Alternative splicing provides an important mechanism for increasing the functional diversity of genomes for higher order eukaryotes. In the human genome, 40-60% of genes are thought to undergo this process. In many cases, alternative splicing is predicted to result in relatively large structural changes. The long-term objective of this proposal is to understand the functional consequences of these structural changes.
Our specific aims are centered on obtaining a clear biophysical picture of the changes in structure, stability, dynamics, and ligand binding that result from alternative splicing with the goal of relating these changes to molecular function. In particular, we propose to study proteins for which the structure and function of one isoform is already known (termed here as the parent isoform). Where splice variants of suitable molecular weight can be expressed and purified as stable, folded proteins, we will determine the structures in solution using NMR spectroscopy and assess the level of structural change resulting from alternative splicing. Next, local and global stability differences between the parent isoform and splice variants will be obtained using a combination of calorimetry and hydrogen exchange measurements. Thirdly, the affect of alternative splicing on main chain flexibility will be investigated by analysis of 15N-relaxation rates and {1 H}-15N steady-state NOEs. Finally, in cases where the parent isoform structure is part of a complex with a ligand, we will test that ligand for binding to the splice variants. If binding is detected, we will determine the ligand-binding surface of the splice variants using chemical shift perturbation mapping, measure the dissociation constant, and compare these parameters with those of the parent isoform. Such biophysical investigations will reveal the molecular basis for functional differences between splice variants. Many of the proteins chosen for analysis have parent isoforms that play important roles in human diseases such as cancer and therefore an understanding of how the splice variants function will advance research in these fields.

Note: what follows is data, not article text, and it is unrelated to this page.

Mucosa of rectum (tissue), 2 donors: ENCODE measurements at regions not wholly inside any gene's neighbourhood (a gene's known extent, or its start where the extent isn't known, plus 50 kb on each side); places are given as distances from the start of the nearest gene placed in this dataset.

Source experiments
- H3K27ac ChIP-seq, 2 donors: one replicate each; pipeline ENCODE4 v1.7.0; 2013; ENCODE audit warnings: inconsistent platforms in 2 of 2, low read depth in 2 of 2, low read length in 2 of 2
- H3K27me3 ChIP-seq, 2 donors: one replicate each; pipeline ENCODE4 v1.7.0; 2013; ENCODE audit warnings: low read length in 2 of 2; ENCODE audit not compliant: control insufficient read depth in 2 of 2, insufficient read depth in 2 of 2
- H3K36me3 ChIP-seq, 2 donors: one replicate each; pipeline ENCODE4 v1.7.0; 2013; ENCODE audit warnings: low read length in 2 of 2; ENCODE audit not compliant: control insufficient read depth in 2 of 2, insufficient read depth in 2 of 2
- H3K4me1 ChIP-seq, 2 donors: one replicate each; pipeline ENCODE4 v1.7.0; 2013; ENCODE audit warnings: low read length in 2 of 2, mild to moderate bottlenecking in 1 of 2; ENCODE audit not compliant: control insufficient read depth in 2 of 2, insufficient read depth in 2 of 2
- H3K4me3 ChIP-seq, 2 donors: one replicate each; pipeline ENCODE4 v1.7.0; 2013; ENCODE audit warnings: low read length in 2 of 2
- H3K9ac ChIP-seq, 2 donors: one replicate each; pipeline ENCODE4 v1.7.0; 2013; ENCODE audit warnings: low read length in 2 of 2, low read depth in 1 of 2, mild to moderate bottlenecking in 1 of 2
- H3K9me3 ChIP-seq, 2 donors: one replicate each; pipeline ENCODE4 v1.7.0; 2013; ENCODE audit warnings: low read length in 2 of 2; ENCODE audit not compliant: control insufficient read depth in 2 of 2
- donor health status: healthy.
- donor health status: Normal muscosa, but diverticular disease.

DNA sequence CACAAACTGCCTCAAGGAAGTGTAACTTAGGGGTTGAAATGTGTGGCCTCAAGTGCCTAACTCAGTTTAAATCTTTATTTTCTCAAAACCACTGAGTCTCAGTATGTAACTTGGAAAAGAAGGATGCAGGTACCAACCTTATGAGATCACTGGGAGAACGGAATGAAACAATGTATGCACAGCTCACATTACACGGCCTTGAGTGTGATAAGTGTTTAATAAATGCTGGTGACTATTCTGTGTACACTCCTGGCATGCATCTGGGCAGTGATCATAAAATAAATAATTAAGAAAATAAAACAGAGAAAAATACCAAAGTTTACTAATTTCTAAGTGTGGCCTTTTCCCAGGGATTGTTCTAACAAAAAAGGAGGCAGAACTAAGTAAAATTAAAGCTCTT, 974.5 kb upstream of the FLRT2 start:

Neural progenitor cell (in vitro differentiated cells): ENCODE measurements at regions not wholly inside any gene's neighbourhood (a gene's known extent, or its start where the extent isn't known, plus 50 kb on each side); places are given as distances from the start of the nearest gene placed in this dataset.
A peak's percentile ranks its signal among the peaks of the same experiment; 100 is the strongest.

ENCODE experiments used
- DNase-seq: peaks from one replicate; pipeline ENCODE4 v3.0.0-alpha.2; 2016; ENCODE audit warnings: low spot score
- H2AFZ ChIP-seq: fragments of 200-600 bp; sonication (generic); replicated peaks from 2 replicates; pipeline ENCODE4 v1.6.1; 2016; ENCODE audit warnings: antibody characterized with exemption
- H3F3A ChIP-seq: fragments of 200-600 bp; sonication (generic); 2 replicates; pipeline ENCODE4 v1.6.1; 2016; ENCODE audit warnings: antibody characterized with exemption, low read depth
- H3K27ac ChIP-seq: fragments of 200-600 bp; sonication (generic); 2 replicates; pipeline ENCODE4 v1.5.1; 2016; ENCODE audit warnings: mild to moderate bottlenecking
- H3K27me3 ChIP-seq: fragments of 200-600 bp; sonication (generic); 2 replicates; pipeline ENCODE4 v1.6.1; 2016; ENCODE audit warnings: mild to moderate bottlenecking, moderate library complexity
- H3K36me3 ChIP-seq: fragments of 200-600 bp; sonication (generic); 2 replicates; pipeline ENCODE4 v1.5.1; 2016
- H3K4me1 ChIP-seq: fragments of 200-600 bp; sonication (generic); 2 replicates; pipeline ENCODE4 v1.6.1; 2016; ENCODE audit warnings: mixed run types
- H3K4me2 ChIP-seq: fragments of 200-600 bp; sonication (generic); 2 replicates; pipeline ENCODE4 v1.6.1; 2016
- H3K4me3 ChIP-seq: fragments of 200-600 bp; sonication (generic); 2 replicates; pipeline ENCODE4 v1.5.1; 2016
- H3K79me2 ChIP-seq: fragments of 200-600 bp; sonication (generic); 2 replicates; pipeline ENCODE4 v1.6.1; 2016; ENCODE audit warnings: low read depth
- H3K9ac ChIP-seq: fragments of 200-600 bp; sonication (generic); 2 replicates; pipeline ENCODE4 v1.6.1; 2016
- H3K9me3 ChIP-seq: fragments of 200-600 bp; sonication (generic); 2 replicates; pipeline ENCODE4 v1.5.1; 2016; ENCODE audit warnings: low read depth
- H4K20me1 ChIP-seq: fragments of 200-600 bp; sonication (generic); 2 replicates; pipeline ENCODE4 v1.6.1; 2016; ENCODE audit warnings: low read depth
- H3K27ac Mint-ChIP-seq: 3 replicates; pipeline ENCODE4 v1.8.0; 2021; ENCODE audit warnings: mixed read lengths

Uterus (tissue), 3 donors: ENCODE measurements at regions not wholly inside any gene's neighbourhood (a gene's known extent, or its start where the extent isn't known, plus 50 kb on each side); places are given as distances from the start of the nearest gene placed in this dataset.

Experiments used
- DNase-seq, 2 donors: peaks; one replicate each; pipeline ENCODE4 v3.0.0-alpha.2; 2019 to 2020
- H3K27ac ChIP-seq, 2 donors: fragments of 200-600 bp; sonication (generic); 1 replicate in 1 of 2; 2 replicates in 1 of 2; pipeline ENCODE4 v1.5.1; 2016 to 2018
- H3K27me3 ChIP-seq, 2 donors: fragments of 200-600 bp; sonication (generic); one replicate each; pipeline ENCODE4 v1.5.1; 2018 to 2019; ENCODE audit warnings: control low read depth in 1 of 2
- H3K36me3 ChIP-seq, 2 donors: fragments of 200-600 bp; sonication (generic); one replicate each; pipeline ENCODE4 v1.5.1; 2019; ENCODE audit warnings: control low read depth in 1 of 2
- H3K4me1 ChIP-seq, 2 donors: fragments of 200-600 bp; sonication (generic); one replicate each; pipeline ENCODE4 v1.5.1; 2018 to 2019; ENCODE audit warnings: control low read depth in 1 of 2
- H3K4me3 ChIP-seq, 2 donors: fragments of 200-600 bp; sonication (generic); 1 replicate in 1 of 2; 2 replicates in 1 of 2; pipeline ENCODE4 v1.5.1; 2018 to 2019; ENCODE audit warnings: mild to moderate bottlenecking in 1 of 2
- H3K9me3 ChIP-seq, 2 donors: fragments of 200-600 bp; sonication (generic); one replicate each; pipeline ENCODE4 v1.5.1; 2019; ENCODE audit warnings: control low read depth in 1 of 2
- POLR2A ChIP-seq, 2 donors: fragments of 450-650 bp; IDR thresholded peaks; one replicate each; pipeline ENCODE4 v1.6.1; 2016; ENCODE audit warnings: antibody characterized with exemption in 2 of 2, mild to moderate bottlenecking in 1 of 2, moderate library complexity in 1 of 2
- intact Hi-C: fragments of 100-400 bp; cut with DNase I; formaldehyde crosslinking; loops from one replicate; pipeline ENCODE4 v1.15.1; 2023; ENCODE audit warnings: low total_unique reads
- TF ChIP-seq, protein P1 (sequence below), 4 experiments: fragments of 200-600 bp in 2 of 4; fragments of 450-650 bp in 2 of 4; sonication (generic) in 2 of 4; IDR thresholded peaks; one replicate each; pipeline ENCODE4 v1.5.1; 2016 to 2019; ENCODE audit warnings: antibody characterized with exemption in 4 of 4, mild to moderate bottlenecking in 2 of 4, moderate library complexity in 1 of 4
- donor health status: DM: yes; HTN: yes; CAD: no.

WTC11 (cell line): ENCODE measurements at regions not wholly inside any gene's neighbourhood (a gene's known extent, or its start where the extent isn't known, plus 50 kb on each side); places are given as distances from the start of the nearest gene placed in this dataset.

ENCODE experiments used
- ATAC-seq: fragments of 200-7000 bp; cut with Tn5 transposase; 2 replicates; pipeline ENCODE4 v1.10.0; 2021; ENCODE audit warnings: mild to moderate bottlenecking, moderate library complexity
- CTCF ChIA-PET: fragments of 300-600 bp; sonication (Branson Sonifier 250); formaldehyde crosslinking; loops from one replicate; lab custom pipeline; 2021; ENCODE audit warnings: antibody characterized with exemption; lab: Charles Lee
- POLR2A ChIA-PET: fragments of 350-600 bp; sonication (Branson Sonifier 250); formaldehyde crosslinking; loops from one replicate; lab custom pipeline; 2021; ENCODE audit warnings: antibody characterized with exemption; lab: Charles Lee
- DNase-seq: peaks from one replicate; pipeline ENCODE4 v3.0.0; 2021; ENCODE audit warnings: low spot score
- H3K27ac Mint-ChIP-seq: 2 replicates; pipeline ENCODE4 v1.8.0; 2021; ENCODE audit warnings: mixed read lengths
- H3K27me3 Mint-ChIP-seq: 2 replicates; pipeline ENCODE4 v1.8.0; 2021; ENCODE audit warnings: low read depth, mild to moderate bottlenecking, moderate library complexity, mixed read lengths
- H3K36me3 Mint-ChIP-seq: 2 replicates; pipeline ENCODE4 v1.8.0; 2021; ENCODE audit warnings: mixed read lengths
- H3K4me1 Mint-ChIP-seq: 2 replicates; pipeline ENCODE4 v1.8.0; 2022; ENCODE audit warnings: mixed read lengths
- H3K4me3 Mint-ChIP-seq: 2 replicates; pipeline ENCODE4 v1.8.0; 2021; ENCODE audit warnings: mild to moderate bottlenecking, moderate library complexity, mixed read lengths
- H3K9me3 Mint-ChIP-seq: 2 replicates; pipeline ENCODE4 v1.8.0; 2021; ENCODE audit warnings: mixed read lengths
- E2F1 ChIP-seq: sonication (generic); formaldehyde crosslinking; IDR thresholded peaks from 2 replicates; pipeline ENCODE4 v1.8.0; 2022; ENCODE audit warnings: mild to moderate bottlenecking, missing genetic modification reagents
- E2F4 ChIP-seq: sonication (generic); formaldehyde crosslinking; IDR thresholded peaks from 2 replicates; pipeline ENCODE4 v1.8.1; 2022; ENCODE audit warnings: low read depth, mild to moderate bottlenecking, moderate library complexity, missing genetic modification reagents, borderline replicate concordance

National Institute of Health (NIH)
National Institute of General Medical Sciences (NIGMS)
Research Program Projects (P01)
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University of MD Biotechnology Institute
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